A taster of what will follow later this week.
Keep your eyes peeled.
Chris and Jo
A taster of what will follow later this week.
Keep your eyes peeled.
Chris and Jo
After a successful trip to WWT Slimbridge yesterday, today Chris and I are off to the Hawk Conservancy near Andover for the day. Chris is off on last year’s birthday present of a day’s Owl Experience and I will be off round the grounds with my camera and trying to spot a wild bird or two along the way.
Last January, I spent a fantastic day at the Hawk Conservancy on a Photography Day, so I’ll be hoping to get some more shots today. Last time around, this Peregrine was my favourite bird of the day:
Full update on yesterday’s trip (and today’s antics) to follow later tonight.
Hello Dear Readers,
After what seems like a month since I last did a proper post (oops, it actually is!) I suppose that I best start with the number of birds that I managed to see in January as a few of you are now demanding to know. In total, between January 1st and January 31st I saw 76 unique species of bird. I won’t get too birdy on you all (mainly as I will get something wrong and be corrected by Jo!) but here are my favourite birds of January and a little bit of a reason why.
I didn’t think that I would have made it to such a number in one month, especially my first, but its mainly down to Jo helping me and dragging me out. I have a feeling that the subsequent months won’t be so spectacular, however there are over 10,000 left in the world for me to see so fingers crossed!
I went birding with my friend Greg at the start of February. He has new eyes (lasered) so in order to get his monies worth we thought it a good idea to see what he could see. It was a strange day; I am definitely not an expert, and I never managed to get to the bottom of what Greg thought of it, I probably endlessly annoyed him with my banging on about certain birds (my highlight was a goldcrest) and the hardest part was missing Jo. This may sound soppy, however it is purely because we have a very unique bird sense of humour, we personify them, its hard to explain, imagine Walk On The Wild Side, with just birds, if you are very unlucky some of you may get to experince this some day. However Greg was definitely not on the same wave length! (Sorry Greg)
I think that birding with different people will be something that I will need to get to used to over the course of 2012 (any volunteers living in Hampshire are eagerly encouraged!) but part of me just wants to make it a joint effort, hopefully when work quietens down I will get back into the competition, the new binocular purchases that we both made today should help, I am just struggling with identifying the differences in certain types (especially waders) however I have finally nailed my tit identification (stop sniggering at the back) so that is a step forward!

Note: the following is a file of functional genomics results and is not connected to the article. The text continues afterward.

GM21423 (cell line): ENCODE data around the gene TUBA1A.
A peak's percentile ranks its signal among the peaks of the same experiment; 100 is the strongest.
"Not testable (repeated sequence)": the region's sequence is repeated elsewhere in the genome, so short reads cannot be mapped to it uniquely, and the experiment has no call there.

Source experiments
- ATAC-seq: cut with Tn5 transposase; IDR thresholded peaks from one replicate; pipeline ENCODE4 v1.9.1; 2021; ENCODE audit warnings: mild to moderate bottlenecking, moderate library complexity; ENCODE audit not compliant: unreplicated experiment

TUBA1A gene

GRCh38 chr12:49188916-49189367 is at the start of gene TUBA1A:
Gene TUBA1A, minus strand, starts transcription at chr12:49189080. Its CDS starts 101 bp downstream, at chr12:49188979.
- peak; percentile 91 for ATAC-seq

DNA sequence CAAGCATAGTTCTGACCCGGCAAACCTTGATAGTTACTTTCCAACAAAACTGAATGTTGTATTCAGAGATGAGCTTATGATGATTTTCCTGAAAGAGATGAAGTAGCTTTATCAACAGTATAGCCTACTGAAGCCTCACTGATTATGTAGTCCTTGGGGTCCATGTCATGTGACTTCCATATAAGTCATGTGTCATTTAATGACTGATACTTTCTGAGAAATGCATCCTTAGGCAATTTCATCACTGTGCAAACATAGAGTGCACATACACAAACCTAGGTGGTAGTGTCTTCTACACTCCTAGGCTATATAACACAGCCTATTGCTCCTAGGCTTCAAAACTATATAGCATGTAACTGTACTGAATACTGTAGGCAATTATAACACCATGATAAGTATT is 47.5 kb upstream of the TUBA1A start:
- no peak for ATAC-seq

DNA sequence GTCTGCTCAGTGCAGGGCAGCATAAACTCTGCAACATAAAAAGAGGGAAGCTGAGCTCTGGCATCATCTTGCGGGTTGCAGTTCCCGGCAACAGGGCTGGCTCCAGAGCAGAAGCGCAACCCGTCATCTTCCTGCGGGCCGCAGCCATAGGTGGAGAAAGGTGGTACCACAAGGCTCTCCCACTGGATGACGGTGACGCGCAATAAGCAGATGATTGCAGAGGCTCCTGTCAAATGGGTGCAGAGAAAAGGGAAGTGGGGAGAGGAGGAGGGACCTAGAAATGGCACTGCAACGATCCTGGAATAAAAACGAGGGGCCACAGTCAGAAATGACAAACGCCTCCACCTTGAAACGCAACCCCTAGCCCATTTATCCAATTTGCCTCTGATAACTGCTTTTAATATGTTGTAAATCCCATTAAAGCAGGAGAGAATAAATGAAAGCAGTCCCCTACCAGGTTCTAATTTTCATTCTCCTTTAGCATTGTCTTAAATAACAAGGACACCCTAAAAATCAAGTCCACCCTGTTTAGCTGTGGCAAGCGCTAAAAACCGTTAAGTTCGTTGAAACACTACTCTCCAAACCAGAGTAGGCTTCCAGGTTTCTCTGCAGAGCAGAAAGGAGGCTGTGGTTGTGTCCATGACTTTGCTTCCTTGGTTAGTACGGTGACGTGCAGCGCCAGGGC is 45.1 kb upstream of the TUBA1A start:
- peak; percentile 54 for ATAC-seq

More about todays trip (to WWT Slimbridge) will follow when it isn’t so late.
This weekend was momentous in the history of our Big Year as Chris and I decided to go birding separately at the same time. Whilst I’ve birded a fair bit without Chris, this was his first day out without me for company and it really made it feel like it was actually a competition. An eventful day, I think this deserves a proper write up. I’ve had my trip penciled in the diary for a good few weeks and I’ve been really looking forward to birdwatching with my friend Sarah at Pulborough Brooks in West Sussex- a reserve I’ve heard a lot about but not ever visited myself.
I knew I was onto a good day before I’d even left the house- at least 10 Goldfinch in the garden and I discovered that something had finally discovered my Window Feeders as all the suet pellets and mealworm had disappeared! I caught the culprits red handed/beaked on Sunday morning:
The good luck continued, as once I left the A27, the route to Pulborough took me through some beautiful Sussex countryside until eventually I arrived on site to a car park full of birds flitting from tree to tree. Arriving before Sarah, I took the opportunity to do something I keep forgetting to do- I finally joined the RSPB. This is something I should have done quite some time ago and it feels really good to be (finally) supporting such a great cause. If you’re interested in nature, please consider donating here or becoming a member too. Sarah soon arrived, walking boots on, sandwiches and binoculars in hand and ready to go!